By David H. Kirkwood
SAN FRANCISCO/SAN LEANDRO—Hardly a week passes without at least one announcement of some new device being developed to help people with hearing loss. Whether these products are categorized as hearing aids, personal sound amplification products (PSAPs), or assistive hearing technology, they nearly all have a few things in common:
(1) Although they are designed to serve much the same function as hearing aids manufactured and marketed (in the U.S.) in accordance with Food and Drug Administration (FDA) regulations, the manufacturers of these new products do not seek FDA approval. (Whether or not they should be required to is a matter of debate.)
(2) Unlike FDA-regulated hearing aids, which are normally dispensed by state-licensed audiologists and hearing aid specialists, these new devices are sold directly to consumers.
(3) These non-regulated products are generally much less expensive and easier to buy than conventional hearing aids.
SOME LEADING LIGHTS ARE INVOLVED
Although low-cost amplification products have been sold to hard-of-hearing consumers by mail order and over the counter for decades, recent advances in technology have led to an explosion of such devices. And, unlike the $39 or $99 devices that were marketed on 3 am TV advertorials and in the back pages of magazines, some of the latest hearing assistive products come with impressive pedigrees.
One of these is Soundhawk, developed by the San Francisco-based Soundhawk Corp. The company announced earlier this month that it has raised $5.7 million in venture capital. No doubt the fact that Soundhawk’s founder and chairman is Rodney
Perkins, MD, has helped attract investors.
Perkins, an otologist at Stanford University School of Medicine, is best known in the hearing aid industry as founder and former chairman of ReSound Corporation. ReSound, launched in 1984 and sold in 1999 to its current owner, GN Store Nord of Denmark, is the most successful new hearing aid company of the past 30 years and one of the world’s “big six” hearing aid manufacturers.
Perkins, a serial entrepreneur, also established the California Ear Institute at Stanford and is the founder and chairman of several other health care companies.
Soundhawk, which has been under development for several years, is expected to be available in the first half of 2014. In a recent press release, Perkins said that the new product “is the culmination of a lifetime of hard work in the hearing sciences to bring a life-changing device to the mass market. Soundhawk has the potential to fundamentally improve the lives of hundreds of millions of people.”
The company describes its product (not modestly) as “a small, elegantly designed wearable device [that] will work with a simple but powerful smartphone app to instantly personalize Soundhawk to your unique hearing profile and environment.” It claims that the device “will combine a unique blend of intuitive consumer technology and patented hearing science to enhance one of our most important senses–hearing.”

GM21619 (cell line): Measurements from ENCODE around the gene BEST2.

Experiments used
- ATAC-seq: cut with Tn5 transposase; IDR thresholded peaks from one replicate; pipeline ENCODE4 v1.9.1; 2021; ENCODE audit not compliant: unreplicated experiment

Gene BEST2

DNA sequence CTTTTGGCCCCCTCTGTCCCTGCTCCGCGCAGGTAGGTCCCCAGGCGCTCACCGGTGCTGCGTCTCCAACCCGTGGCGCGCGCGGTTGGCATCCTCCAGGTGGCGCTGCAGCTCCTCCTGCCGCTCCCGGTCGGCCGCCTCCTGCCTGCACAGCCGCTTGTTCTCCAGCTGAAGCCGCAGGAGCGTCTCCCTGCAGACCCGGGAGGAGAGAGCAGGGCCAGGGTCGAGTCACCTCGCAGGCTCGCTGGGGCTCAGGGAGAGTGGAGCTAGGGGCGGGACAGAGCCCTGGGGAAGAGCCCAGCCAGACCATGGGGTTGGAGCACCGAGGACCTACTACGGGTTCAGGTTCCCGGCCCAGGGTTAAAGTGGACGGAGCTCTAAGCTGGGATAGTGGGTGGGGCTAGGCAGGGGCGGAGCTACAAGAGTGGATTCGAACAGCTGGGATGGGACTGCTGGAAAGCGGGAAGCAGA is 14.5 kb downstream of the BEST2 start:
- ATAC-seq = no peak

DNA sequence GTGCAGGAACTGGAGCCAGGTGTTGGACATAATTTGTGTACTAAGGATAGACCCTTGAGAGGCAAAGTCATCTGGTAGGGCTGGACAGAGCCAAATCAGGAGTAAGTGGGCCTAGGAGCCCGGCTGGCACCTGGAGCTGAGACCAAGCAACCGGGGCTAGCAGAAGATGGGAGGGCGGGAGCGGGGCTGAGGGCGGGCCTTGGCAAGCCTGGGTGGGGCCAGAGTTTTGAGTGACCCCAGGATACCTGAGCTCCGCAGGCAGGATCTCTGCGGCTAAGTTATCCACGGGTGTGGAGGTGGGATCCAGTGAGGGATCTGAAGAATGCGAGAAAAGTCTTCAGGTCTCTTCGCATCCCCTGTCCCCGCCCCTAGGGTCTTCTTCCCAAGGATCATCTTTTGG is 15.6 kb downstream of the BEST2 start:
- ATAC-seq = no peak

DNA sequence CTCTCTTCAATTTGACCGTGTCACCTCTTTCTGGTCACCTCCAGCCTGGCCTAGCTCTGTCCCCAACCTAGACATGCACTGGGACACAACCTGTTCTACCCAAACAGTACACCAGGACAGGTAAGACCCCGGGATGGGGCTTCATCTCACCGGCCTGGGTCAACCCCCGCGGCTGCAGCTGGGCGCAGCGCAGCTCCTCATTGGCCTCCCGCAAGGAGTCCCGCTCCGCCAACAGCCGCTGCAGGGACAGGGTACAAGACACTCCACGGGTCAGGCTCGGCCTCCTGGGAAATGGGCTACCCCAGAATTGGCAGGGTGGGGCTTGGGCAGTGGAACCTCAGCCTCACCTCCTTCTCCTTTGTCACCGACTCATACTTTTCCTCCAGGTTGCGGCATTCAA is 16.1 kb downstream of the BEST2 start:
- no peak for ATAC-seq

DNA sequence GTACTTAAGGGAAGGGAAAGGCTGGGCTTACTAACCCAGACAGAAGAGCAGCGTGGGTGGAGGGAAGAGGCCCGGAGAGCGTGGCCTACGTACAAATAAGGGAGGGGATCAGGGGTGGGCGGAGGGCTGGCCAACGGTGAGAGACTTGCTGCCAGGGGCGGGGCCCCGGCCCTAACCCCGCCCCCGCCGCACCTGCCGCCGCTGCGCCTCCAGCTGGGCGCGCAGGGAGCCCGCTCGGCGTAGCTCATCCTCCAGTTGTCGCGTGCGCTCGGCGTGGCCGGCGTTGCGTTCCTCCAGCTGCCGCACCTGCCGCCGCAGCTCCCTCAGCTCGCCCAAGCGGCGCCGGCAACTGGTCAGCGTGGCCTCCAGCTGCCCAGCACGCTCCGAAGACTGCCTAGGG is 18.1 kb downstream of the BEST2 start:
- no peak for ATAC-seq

Meanwhile, iHear® Medical, of San Leandro, CA, another company headed by a prominent entrepreneur, has announced that it will introduce “the world’s first web-enabled hearing aid,” which will “change the way consumers cope with hearing loss.”
iHear’s president and founder is Adnan Shennib, a pacemaker engineer who worked under Rodney Perkins when he joined ReSound in 1988 as director of new technologies. After leaving ReSound, Shennib invented and developed the Lyric hearing device at InSound Medical, which he founded in 1998. Sonova, parent company of Phonak, purchased InSound for $169 million in January 2010.
iHear asserts that its technology will offer “advanced hearing solutions at a fraction of the cost of available hearing aids,” and in smaller sizes “for invisible wear. It also promises to give consumers online tools so they can “administer the entire fitting process, from hearing testing to individualized calibration of the hearing device—all from the convenience of home.”
To help make its product more affordable, iHear Medical says that it plans to offer payment options, including annual subscriptions and down payments as little as about $30.
Part of his vision, says Shennib, is to provide free hearing aids to people with low income through iHear Medical’s Hearing for All™ initiative. At the China Medtech Partnering Conference held in November 2013 in Suzhou, China, he announced that the program is being developed in collaboration with hearing advocacy groups and charitable foundations. He stated, “By offering the gift of hearing to those who cannot afford hearing aids, we are adding another dimension and purpose to our mission.” Further details about Hearing for All are scheduled to be revealed in January.l
iHear Medical is a venture-backed firm incubated by the Center for Medical Device Innovations, Inc. (CMDI), which focuses on developing platform technologies that create paradigm shifts in healthcare delivery. The company has raised several million dollars in financing.